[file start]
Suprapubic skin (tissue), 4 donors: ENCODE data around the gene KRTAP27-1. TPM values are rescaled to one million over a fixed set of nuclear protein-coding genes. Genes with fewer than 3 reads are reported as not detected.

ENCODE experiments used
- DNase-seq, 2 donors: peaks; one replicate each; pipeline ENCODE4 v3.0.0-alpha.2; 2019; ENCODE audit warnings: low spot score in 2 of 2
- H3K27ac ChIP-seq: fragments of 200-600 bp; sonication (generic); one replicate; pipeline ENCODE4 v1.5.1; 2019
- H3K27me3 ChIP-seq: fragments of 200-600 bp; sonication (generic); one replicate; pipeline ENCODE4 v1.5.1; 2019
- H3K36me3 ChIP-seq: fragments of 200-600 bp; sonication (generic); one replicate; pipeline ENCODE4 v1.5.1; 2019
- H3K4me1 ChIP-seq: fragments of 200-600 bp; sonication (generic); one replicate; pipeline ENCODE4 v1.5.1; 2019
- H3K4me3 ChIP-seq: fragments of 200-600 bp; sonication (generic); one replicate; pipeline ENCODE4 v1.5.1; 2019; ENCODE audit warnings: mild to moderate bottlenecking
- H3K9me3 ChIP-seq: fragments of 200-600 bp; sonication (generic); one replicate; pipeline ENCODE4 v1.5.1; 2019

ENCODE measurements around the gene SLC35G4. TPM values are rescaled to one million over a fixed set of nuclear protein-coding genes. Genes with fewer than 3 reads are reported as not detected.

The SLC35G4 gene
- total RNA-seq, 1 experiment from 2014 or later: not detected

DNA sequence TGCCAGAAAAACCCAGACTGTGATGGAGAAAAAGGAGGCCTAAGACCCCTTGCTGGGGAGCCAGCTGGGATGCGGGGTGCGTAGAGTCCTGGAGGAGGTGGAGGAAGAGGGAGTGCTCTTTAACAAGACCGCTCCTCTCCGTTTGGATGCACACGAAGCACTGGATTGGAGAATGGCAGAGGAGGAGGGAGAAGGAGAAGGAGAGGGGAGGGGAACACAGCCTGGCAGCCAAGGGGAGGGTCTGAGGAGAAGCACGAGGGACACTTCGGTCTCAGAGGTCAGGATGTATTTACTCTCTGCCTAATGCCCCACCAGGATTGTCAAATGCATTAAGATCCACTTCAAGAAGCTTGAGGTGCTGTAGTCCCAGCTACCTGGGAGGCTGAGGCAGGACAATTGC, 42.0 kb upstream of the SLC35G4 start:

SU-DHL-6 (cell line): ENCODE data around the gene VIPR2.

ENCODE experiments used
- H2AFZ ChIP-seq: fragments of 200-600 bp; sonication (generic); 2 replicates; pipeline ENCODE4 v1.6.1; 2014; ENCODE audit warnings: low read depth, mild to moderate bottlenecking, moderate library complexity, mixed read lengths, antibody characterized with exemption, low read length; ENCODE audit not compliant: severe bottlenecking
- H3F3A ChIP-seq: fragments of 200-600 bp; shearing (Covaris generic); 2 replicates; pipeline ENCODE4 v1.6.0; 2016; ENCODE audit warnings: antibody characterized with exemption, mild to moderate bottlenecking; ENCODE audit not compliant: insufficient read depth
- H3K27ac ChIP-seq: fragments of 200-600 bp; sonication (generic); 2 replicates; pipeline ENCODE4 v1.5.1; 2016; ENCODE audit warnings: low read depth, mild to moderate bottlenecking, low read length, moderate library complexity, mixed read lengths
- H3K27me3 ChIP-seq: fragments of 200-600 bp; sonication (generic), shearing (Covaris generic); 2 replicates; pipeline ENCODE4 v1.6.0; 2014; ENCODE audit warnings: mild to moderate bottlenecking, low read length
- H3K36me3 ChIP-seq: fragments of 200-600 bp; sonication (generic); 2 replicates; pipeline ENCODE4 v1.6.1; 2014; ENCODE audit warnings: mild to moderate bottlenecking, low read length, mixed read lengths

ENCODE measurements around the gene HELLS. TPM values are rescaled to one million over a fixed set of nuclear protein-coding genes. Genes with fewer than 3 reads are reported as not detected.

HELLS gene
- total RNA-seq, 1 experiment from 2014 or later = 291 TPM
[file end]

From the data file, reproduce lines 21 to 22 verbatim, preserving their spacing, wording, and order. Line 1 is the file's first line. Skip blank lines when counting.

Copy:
ENCODE measurements around the gene HELLS. TPM values are rescaled to one million over a fixed set of nuclear protein-coding genes. Genes with fewer than 3 reads are reported as not detected.

HELLS gene